History of the Coast Guard Reserve
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The drill strength of the Selected Reserve peaked at 18,378 in 1965, and until 1969 strength remained at between 17,000 and 18,000. As the Vietnam conflict wound down between 1970 and 1975, drill strength declined to 11,500.
This was due to an administrative proposal in 1970 to phase out the Selected Reserve. However, because port safety and security was an important mission specialty of the Coast Guard Reserve, and one the Navy was not prepared to assume, the Selected Reserve was retained, with the recommendation that a peacetime mission be developed.
This led to the birth of augmentation in 1971. Since most of the Coast Guard’s missions were applicable both during peace and wartime, Reserve training was diverted to support those missions, while at the same time keeping mobilization duties in mind. The 1972 National Coast Guard Reserve Policy Board defined augmentation as “any Reserve activity that supports effective training for mobilization while meeting a stated need of an element of the regular Coast Guard.” This shift from mainly classroom training to hands-on operational activity began a renewal of purpose for the Reserve, and led to the “One Coast Guard” concept: regulars and reservists working together to attain Coast Guard mission goals.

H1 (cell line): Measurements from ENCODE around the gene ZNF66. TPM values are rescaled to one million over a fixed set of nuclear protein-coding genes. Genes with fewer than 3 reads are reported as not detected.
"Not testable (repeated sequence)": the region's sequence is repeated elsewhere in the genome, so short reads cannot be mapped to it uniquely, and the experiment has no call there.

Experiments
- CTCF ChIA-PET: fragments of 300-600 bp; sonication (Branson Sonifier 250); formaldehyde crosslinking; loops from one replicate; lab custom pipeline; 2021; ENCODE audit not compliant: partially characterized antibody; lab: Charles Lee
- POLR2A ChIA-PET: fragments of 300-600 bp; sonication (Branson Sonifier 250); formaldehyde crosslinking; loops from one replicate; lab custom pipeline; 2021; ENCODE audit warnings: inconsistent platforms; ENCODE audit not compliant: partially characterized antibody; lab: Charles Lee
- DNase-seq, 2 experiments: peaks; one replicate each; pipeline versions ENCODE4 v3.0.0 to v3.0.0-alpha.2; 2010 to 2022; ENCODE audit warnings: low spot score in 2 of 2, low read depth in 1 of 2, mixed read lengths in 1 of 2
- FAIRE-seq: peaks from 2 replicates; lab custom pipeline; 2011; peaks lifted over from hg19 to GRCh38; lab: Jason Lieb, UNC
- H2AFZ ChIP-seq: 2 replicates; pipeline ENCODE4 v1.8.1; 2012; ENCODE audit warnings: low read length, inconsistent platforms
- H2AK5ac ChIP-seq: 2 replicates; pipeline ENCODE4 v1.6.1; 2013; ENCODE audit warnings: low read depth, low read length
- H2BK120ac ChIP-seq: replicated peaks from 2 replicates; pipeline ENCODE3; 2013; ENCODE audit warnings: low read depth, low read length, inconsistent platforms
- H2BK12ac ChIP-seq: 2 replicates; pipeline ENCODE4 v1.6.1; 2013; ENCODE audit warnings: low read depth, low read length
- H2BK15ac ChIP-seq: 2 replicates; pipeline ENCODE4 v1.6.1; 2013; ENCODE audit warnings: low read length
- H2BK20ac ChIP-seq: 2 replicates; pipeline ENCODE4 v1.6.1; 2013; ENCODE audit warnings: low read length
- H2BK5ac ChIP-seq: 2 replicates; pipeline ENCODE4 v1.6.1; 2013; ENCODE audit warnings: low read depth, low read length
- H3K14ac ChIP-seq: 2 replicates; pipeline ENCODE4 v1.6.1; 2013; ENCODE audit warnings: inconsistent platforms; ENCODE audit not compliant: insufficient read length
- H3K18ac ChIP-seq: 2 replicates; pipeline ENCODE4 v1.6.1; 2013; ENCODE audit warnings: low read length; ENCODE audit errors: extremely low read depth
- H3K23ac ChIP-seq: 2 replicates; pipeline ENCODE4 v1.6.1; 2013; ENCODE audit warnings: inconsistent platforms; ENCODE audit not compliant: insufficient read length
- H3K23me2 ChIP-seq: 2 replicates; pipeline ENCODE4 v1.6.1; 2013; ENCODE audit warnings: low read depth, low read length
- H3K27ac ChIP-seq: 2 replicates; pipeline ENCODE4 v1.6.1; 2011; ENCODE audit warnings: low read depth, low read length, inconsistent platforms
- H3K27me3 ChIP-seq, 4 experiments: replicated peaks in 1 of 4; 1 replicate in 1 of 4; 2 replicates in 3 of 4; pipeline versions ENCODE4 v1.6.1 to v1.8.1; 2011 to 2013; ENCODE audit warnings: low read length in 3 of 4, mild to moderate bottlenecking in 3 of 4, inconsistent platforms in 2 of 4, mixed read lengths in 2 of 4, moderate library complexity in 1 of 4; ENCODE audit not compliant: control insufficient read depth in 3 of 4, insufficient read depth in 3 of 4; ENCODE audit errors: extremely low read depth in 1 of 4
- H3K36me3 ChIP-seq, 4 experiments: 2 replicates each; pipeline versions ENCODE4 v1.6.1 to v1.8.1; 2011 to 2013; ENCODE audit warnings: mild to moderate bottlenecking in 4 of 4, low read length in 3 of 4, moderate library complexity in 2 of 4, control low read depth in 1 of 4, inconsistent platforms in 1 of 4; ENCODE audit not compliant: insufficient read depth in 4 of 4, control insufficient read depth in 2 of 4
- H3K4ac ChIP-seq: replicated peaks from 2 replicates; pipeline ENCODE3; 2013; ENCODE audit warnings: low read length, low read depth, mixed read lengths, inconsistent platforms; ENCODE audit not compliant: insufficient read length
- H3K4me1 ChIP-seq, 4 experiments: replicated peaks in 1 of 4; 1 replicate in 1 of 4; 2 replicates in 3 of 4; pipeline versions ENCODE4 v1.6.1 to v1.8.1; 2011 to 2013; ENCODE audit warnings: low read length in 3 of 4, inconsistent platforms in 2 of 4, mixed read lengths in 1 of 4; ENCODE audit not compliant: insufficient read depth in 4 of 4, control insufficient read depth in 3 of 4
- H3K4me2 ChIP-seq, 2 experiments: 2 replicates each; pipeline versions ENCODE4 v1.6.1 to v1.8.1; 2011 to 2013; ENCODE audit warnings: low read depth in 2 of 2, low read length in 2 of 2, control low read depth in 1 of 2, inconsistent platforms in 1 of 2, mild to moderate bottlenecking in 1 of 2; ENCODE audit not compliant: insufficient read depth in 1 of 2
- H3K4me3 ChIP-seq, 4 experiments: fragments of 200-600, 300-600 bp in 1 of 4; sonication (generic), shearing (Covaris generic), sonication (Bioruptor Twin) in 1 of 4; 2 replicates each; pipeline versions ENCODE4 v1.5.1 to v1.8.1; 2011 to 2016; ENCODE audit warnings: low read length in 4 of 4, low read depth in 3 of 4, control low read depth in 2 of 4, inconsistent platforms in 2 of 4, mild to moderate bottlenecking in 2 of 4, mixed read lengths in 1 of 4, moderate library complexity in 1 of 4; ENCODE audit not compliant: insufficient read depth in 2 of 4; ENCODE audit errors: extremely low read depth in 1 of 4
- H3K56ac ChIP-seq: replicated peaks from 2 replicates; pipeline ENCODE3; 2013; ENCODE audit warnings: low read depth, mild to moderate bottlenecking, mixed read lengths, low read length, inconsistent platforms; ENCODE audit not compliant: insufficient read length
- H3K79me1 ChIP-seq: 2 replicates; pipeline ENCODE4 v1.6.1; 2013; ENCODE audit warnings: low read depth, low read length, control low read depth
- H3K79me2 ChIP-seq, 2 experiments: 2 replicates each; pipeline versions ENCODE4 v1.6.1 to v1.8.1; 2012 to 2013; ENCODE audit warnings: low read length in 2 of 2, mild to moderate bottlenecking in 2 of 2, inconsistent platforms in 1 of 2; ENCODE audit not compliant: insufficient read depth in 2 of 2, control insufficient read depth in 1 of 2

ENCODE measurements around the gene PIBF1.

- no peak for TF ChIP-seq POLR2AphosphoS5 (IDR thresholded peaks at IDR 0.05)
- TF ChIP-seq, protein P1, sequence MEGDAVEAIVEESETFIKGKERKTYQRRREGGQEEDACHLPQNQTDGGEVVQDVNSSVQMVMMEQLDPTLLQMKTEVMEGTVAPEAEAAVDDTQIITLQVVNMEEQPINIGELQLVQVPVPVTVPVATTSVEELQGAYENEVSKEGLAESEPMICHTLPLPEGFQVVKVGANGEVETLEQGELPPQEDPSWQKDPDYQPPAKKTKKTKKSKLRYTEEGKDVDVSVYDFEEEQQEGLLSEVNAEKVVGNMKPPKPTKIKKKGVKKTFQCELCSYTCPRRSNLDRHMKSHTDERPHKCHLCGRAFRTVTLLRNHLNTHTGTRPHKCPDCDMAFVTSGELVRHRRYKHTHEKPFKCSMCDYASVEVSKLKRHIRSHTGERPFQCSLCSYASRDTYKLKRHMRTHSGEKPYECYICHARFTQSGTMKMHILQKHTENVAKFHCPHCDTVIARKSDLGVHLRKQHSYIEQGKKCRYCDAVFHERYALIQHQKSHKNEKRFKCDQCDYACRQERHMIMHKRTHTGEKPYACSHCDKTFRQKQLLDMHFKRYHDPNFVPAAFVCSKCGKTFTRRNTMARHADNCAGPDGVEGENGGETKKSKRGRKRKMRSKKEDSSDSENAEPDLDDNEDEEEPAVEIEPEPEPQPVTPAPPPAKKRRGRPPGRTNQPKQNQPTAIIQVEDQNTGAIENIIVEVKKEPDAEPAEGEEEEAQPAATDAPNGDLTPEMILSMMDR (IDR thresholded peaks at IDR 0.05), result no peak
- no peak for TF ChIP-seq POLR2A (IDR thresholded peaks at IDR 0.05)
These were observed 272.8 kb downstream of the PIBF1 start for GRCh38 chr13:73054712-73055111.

In October of 1972, the Coast Guard Reserve received a new, and unique mission when Congress authorized the involuntary call up of Coast Guard Reservists for peacetime assistance when needed, such as after natural disaster or shipping accidents. Since that time, the Coast Guard Reserve has responded to numerous incidents, including Mississippi, Ohio and Red River floods, the Mariel Boatlift in 1980, hurricanes, various vessel explosions, sinkings and airplane crashes. In 1972, the 9th District’s Summerstock program began. Reservists from around the nation were summoned to help fill billets at Great Lakes small boat stations. This tradition also continues today.
In February 1973, women were included in an Officer Candidate School class for the first time, and in December 1973, the Women’s Reserve was finally dismantled, with all SPARs becoming members of the Coast Guard Reserve. The “Bender Blues,” named for ADM Chester Bender, became the new uniform of the Coast Guard and thus, Coast Guard Reserve, in 1974.
| 1940s | 1950s | 1960s | 1980s | 1990s | 2000s | Present |
About the Reserve